Who Are Liverpool’s Rivals In The Modern Era?

As anyone who Liverpool’s rivals are and ninety-nine percent of people will mention either Everton or Manchester United. In a very real sense they would be right, but do either of those answers take into account the modern state of play in football? Obviously geography will always mean that there is something special about beating Everton, especially for those that live in and around the city. Having to go into work, school or even just to the local pub in the wake of a Merseyside derby is so much more fun if you’ve seen the Reds defeat our Blue brethren. Yet in a real sense, Everton haven’t really been any of Liverpool’s business for several decades. Even when they finished above us in the 2004-2005 campaign, we won the Champions League in the most incredible way possible, completely undermining their achievement. Since then, the only time they’ve managed to beat us at Anfield was when there were no fans there to see it happen, so did it really?

Geography is a huge part of any rivalry, but there’s a reason that Liverpool were always considered Manchester United’s main rivals prior to Manchester City being bought by Sheikh Mansour. Success is one of the key factors in any rivalry, which is at least part of the reason why Tranmere Rovers are never part of any conversation around the club’s rivalries. With that in mind, are the Red Devils still our main rivals from the city of Manchester? Since Alex Ferguson’s departure from Old Trafford, United have struggled to remain relevant. When they defeated Ajax to win the Europa League in 2017, the entire thing was overshadowed by the appalling football that they were playing under José Mourinho. A year later we’d made it back to the Champions League final and a year after that we’d won ol’ Big Ears for the sixth time, proving that we were operating on a different playing field to them. Many Reds don’t like to admit it, but aren’t City are main rivals now?

How Do You Define A Rival?

The biggest question that needs to be answered in order to have an understanding of the teams that we should be calling our rivals is how, exactly, you define that word. According to Merriam-Webster, the definition is ‘one of two or more striving to reach or obtain something that only one can possess’. Following that definition, it obviously makes sense to say that Everton are still our rivals because we both want dominance in the city. That being said, given they have effectively been an irrelevance since the 1980s in any truly competitive manner, is it really a competition? We are clearly the dominant force in Liverpool in any meaningful sense, so are they really our rivals? Yes, losing to them in the derby hurts and is not something that we want to experience all that often, but thankfully we haven’t and there is little to suggest that we’re going to in the future. As long as we’ve got Jürgen Klopp in charge, we’ll be well-placed to be in a different league to them.

Manchester United are much better placed to be actual rivals to us in terms of trophies, but they are the opposite of Everton right now insomuch as their manager is a joke. Ole Gunnar Solksjaer is not a serious manager in any way, shape or form, so it would be untrue to fear them as long as he’s in the dugout. They actually do have a relatively decent squad that could be genuine title-challengers if they had someone in the manager’s position that knew what they were doing. As long as that is not the case, however, I refuse to acknowledge them as actual rivals in a sporting sense. The geography still matters, as does the history, meaning that they’ll always be our rivals in some sense. Whilst they were winning the Premier League year after year under Ferguson, we remained the club they wanted to defeat the most, despite the likes of Arsenal and, latterly, Chelsea being the teams most likely to threaten their dominance. The same will be true for us now.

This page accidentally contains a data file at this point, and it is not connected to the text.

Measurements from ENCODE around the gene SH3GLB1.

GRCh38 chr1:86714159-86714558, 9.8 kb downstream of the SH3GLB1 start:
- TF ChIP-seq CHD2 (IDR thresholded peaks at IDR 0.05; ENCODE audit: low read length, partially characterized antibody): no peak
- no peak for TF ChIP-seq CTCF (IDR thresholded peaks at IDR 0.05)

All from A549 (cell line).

Man City Are Rivals, Whether Some Like It Or Not

There is an odd desperation from some Liverpool fans to say that Manchester City aren’t our rivals. You’ll see people tweet about it every now and then, saying that City are ‘desperately trying to drum up a rivalry that isn’t there’. The problem is, it is there. If a rivalry is about two or more entities looking for dominance then it’s impossible to argue against the idea of Man City being our rivals, given the manner in which the two sides have gone head-to-head in recent years. Just as our constant Champions League battles with Chelsea during the Rafa – Mourinho era meant that they were our rivals on the European stage, so too does the manner in which Pep Guardiola and Jürgen Klopp have some toe-to-toe recently mean that it would be folly to suggest that we’re not rivals. After all, we both want domestic dominance as well as success on the European stage.

City’s new-money nature means that Liverpool fans are reluctant to acknowledge them as rivals, as if that will somehow give them a sense of legitimacy. Unfortunately, five Premier League titles means that they are legitimate and us pretending to ignore them won’t disprove that fact. The reality is that they are now our rivals and that is a good thing. City’s money is unlikely to be going anywhere any time soon, so if we get to the point where they’re not a rival then it will almost certain mean that we’ve fallen away, not them. How you define a rival will always dictate the teams that you consider to be ones that we need to be wary of. There will be many people that haven’t even read this piece but will be really annoyed at me for suggesting that Everton and Manchester United’s position as our rivals has been diminished, for example. In truth, I will always think of both of them as teams that I hate and want to beat in all circumstances, but City are on that list now too.

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